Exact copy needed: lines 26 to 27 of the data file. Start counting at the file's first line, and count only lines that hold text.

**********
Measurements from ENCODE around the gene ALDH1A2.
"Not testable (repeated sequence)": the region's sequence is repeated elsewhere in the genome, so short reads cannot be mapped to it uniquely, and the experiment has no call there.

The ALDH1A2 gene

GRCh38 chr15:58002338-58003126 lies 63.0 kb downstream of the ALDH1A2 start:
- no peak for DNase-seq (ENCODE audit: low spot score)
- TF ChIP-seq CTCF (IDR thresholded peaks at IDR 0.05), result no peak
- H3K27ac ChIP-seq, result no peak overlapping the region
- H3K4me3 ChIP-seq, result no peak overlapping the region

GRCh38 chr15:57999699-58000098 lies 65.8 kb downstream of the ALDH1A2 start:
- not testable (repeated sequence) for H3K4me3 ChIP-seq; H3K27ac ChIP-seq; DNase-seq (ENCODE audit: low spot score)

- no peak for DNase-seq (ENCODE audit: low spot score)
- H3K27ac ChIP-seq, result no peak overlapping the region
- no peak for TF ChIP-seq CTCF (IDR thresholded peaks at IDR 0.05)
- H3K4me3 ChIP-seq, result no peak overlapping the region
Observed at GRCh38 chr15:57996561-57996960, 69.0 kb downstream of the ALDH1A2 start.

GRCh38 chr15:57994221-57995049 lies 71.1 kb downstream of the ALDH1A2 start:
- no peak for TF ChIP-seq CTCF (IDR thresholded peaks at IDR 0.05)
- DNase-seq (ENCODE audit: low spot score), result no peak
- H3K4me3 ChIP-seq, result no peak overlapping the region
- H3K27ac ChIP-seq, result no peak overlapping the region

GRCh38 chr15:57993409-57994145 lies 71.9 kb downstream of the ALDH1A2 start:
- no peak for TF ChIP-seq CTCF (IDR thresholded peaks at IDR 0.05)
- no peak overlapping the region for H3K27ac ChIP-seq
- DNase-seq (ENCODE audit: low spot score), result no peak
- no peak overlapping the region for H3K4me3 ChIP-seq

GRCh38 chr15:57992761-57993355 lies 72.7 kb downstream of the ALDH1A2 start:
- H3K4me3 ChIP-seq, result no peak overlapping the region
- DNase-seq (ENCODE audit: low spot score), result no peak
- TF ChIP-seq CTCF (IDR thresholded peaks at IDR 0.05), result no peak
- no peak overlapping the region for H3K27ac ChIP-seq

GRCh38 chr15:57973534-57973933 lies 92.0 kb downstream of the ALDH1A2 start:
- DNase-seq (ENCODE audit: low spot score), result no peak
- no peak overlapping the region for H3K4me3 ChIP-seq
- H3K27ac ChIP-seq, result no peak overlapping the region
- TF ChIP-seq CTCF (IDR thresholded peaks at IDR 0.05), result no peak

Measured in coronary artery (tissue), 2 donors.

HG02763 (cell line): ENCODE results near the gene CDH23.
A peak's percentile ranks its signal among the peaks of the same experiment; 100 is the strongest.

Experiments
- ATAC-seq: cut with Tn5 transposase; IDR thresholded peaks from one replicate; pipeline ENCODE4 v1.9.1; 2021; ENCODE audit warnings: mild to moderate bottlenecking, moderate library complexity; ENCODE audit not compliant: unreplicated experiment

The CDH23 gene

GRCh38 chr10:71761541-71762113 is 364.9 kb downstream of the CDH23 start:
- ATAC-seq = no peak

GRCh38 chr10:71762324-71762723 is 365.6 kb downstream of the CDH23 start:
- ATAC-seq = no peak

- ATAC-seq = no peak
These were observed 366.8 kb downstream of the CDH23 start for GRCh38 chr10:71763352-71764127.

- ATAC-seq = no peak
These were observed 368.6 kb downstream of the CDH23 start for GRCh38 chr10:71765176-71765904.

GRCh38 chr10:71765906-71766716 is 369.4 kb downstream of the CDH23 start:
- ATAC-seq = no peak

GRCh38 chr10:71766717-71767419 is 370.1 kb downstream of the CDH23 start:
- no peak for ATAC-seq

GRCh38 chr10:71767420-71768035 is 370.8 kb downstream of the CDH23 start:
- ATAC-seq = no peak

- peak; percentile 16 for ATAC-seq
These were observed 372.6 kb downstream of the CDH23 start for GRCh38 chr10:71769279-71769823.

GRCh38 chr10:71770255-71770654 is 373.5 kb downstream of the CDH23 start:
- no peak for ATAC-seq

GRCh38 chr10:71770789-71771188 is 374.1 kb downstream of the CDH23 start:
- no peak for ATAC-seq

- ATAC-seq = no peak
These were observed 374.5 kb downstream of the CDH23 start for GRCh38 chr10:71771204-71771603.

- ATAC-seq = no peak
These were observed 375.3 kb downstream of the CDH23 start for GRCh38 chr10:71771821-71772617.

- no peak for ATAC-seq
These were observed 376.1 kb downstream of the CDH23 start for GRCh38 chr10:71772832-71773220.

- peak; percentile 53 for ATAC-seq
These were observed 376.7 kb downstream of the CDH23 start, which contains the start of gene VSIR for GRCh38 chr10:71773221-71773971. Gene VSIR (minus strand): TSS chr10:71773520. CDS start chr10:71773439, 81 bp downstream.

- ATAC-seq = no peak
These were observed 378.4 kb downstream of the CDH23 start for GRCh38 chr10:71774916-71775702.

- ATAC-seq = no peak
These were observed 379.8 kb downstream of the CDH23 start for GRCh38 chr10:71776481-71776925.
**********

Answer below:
GRCh38 chr15:57992761-57993355 lies 72.7 kb downstream of the ALDH1A2 start:
- H3K4me3 ChIP-seq, result no peak overlapping the region